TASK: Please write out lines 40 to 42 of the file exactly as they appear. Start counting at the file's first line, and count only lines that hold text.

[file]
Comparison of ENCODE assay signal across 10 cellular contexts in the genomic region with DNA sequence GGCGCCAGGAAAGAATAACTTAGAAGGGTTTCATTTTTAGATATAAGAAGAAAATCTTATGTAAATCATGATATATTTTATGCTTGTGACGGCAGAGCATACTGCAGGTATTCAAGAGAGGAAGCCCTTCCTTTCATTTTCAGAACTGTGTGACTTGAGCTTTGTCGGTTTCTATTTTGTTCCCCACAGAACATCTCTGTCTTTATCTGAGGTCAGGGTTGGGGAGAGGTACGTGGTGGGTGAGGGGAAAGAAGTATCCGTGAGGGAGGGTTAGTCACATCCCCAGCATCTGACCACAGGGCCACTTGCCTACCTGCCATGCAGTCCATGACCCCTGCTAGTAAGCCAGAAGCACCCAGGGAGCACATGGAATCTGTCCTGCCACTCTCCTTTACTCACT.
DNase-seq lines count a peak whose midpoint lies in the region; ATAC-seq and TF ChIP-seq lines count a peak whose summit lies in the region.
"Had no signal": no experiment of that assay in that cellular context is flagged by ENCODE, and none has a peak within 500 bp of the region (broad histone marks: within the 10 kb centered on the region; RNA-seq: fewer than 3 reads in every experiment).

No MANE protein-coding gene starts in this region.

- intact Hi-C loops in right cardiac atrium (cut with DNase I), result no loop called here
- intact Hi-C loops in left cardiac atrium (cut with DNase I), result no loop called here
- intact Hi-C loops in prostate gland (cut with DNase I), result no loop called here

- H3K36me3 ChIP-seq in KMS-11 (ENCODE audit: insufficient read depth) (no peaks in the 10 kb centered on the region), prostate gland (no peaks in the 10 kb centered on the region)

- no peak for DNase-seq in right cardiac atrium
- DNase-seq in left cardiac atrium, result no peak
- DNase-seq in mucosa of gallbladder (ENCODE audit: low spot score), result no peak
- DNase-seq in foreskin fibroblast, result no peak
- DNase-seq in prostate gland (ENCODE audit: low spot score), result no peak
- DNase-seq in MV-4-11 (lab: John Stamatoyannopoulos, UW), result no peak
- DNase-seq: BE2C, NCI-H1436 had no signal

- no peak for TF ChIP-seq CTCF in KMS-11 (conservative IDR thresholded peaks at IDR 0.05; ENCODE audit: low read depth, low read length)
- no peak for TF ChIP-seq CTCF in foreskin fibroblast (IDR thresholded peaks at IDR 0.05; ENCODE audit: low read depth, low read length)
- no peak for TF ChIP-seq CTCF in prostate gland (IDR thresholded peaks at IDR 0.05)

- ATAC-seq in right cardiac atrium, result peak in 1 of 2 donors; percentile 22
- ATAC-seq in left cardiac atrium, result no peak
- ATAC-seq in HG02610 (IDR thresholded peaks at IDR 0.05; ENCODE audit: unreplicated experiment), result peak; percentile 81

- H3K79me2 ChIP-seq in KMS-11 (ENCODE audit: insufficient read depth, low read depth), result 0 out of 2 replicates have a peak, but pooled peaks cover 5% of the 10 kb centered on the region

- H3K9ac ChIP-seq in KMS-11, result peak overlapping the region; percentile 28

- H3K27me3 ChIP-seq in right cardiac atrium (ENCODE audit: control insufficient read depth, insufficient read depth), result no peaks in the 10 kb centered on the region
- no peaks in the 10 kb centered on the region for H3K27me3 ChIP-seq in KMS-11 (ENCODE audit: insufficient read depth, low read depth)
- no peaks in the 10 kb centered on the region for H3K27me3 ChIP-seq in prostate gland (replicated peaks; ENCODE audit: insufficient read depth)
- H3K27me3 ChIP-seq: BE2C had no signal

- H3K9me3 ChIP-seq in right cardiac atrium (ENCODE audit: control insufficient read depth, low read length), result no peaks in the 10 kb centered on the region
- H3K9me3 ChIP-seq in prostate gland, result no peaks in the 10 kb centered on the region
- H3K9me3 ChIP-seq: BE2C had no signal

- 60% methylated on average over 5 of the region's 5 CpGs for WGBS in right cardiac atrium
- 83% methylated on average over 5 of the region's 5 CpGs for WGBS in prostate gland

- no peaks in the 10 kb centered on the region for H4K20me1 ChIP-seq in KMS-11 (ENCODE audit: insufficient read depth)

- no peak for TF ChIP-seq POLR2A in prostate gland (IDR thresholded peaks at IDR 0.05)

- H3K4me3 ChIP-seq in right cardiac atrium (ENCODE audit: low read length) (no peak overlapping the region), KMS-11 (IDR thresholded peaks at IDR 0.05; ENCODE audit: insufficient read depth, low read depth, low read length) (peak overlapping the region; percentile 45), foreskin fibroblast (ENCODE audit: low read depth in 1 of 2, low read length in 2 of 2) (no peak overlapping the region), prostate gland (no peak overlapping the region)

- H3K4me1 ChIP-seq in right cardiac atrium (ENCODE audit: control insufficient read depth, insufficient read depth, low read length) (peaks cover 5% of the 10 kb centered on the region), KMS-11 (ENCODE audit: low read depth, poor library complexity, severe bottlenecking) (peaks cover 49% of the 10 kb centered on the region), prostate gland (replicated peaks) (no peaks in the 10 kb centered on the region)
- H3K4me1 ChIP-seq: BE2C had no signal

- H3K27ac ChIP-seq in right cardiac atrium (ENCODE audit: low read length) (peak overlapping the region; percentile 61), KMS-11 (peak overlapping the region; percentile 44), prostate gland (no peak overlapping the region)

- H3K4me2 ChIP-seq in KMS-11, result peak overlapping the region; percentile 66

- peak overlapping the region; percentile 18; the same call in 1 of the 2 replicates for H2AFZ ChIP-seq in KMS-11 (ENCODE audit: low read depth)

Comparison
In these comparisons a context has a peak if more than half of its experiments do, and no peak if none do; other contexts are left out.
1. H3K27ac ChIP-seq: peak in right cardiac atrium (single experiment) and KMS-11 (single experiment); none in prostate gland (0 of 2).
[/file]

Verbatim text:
- peak overlapping the region; percentile 18; the same call in 1 of the 2 replicates for H2AFZ ChIP-seq in KMS-11 (ENCODE audit: low read depth)

Comparison
In these comparisons a context has a peak if more than half of its experiments do, and no peak if none do; other contexts are left out.